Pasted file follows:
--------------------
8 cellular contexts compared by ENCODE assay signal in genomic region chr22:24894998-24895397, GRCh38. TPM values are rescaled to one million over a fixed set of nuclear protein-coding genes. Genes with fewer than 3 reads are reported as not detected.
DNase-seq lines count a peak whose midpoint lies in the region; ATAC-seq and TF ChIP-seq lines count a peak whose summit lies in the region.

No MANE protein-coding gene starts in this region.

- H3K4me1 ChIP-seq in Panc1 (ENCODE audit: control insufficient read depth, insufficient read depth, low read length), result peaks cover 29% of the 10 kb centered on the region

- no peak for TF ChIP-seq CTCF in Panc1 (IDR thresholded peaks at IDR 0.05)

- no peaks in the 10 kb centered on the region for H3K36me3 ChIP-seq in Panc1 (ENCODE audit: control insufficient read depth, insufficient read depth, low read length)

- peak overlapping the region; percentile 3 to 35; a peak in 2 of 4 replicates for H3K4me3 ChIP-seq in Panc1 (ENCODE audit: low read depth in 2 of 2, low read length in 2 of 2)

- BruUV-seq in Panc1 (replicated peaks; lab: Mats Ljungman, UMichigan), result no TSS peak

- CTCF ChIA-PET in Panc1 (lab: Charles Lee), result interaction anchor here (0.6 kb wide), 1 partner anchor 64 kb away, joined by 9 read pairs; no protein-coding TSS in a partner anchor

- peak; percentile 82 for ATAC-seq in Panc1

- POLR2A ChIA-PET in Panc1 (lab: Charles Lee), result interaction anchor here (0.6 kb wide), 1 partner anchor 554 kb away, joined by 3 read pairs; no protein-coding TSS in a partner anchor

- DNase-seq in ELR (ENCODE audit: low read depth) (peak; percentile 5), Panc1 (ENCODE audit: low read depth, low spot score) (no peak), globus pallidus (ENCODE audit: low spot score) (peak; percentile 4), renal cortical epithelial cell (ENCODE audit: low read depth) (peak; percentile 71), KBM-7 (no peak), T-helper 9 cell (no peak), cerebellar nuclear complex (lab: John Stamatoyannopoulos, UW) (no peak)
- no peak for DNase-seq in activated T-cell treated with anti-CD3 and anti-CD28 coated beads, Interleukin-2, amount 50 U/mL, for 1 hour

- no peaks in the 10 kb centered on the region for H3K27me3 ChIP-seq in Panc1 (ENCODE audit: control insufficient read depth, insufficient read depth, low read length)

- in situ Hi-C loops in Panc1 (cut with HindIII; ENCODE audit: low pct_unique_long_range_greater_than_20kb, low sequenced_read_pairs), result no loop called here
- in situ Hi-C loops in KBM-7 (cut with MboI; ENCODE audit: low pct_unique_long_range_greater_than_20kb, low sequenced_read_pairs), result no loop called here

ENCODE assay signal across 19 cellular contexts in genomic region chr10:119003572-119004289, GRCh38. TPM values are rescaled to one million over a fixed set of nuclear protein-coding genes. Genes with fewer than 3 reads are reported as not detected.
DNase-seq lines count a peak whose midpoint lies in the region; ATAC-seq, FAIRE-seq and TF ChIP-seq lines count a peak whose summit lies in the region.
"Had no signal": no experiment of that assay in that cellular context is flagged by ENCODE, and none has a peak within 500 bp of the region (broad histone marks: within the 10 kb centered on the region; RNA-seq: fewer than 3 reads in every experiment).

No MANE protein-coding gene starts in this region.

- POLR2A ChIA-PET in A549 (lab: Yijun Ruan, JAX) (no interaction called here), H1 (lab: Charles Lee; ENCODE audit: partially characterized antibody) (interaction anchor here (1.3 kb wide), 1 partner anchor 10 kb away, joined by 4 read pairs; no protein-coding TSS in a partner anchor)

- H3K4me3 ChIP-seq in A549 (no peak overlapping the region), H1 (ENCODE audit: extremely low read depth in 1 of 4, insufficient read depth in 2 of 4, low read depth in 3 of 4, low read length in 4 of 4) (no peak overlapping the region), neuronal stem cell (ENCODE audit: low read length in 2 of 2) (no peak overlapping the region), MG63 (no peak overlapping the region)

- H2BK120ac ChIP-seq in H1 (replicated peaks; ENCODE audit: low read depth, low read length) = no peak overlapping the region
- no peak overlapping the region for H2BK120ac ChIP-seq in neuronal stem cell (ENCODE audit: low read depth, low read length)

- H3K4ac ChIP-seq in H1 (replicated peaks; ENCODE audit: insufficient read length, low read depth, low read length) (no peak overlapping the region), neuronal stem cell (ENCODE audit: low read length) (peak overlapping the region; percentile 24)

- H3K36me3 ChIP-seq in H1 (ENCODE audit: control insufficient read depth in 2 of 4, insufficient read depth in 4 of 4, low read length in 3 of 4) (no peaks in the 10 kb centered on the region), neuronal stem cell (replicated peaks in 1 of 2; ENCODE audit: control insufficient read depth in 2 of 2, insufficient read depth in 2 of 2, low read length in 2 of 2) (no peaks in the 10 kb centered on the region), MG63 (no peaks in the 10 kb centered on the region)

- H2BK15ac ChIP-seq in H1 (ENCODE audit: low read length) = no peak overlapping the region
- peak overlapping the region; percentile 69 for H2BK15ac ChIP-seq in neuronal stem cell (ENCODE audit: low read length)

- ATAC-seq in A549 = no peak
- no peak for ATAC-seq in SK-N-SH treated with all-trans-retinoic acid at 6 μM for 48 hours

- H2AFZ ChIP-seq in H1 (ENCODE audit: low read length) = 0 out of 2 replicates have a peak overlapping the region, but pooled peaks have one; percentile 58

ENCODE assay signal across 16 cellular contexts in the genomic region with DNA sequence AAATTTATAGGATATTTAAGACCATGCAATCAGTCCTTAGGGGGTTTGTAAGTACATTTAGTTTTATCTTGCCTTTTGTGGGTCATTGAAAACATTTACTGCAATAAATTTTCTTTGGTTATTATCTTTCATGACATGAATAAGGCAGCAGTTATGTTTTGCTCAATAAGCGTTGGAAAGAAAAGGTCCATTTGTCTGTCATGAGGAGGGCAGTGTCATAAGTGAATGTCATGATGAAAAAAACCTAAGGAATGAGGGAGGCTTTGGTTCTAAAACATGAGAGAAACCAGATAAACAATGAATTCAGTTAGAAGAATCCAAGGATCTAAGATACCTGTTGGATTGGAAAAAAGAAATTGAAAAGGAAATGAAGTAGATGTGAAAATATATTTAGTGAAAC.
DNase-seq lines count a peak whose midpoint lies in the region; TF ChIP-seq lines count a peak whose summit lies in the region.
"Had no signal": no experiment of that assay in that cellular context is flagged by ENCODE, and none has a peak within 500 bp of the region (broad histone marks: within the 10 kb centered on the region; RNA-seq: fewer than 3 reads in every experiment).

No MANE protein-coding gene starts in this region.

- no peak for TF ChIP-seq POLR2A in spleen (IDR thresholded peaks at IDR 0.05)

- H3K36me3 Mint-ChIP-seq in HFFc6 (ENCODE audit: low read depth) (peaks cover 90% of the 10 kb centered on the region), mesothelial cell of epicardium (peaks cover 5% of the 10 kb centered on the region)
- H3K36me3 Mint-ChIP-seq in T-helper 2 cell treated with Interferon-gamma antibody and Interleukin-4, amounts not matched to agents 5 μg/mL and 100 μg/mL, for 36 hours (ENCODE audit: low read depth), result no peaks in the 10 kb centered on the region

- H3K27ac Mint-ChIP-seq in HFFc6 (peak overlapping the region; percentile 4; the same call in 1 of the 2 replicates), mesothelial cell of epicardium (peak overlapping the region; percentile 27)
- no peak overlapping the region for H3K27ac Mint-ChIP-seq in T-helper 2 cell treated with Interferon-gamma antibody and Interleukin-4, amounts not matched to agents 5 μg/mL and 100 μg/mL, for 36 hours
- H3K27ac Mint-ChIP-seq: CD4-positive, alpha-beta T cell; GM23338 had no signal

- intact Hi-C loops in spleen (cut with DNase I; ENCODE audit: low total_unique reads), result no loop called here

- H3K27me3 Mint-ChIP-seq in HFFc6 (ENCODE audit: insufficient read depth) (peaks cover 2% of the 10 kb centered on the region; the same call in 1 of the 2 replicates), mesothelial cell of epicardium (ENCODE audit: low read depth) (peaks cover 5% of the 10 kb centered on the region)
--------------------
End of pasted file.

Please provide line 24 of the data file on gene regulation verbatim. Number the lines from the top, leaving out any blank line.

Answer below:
- no peak overlapping the region for H2BK120ac ChIP-seq in neuronal stem cell (ENCODE audit: low read depth, low read length)